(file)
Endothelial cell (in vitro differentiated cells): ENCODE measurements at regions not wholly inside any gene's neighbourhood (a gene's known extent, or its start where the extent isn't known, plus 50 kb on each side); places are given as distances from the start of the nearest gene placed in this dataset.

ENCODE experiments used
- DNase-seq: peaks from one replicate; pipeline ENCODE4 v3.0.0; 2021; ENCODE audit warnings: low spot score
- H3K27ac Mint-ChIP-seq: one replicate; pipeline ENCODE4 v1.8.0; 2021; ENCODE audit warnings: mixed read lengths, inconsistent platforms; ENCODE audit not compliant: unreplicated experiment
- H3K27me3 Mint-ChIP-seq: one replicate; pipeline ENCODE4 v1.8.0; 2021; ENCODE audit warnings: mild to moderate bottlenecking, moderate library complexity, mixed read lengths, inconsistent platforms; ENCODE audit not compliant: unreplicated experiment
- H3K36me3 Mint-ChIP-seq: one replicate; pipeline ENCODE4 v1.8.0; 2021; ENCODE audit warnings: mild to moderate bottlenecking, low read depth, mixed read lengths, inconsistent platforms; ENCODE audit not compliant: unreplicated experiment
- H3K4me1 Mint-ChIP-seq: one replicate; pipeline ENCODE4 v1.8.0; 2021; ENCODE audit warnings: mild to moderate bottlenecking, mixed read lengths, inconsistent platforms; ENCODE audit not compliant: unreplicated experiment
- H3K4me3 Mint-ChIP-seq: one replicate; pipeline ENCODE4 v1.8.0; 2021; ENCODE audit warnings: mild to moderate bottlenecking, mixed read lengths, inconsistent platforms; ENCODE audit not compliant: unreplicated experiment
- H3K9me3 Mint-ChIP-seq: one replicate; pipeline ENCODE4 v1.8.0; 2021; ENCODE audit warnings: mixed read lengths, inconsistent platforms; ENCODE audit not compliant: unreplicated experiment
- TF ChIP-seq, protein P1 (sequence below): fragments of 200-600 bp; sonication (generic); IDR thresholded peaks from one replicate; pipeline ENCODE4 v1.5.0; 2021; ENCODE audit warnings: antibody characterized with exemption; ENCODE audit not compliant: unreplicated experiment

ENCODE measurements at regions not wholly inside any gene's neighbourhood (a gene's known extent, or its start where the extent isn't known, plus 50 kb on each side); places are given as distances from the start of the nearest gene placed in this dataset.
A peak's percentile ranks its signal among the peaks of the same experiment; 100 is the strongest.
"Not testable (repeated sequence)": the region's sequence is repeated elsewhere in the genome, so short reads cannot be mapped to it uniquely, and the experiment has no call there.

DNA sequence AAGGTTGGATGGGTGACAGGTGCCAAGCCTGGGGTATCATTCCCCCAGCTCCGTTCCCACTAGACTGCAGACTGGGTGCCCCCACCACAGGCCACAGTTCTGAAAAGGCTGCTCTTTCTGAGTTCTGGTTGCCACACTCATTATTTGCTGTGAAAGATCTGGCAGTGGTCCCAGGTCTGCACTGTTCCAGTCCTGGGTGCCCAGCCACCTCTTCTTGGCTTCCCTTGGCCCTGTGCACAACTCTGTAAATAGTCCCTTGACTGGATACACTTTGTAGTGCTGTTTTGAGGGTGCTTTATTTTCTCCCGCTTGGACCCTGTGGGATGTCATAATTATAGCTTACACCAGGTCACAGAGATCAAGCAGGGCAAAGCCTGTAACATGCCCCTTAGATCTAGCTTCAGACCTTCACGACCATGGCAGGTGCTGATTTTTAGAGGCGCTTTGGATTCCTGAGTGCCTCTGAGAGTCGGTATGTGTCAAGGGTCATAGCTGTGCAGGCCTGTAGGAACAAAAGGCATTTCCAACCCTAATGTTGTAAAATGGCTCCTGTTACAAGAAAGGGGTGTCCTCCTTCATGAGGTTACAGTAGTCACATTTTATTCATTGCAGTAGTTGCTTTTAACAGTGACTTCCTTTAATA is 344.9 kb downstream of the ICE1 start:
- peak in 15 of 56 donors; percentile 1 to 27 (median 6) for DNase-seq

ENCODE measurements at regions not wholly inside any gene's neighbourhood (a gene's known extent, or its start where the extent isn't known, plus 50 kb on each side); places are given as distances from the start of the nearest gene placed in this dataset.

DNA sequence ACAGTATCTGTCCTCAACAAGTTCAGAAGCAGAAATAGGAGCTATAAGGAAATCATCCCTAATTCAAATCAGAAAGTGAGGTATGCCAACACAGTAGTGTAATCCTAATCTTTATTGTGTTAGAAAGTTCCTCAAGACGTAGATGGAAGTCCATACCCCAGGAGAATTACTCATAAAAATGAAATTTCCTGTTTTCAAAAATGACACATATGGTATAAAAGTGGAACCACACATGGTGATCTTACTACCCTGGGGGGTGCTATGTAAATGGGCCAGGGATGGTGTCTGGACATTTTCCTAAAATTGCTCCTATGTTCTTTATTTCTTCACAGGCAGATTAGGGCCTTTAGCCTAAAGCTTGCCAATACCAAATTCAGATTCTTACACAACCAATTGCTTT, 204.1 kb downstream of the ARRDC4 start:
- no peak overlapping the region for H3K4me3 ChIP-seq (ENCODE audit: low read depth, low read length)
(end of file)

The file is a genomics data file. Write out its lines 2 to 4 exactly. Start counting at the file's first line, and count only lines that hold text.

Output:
ENCODE experiments used
- DNase-seq: peaks from one replicate; pipeline ENCODE4 v3.0.0; 2021; ENCODE audit warnings: low spot score
- H3K27ac Mint-ChIP-seq: one replicate; pipeline ENCODE4 v1.8.0; 2021; ENCODE audit warnings: mixed read lengths, inconsistent platforms; ENCODE audit not compliant: unreplicated experiment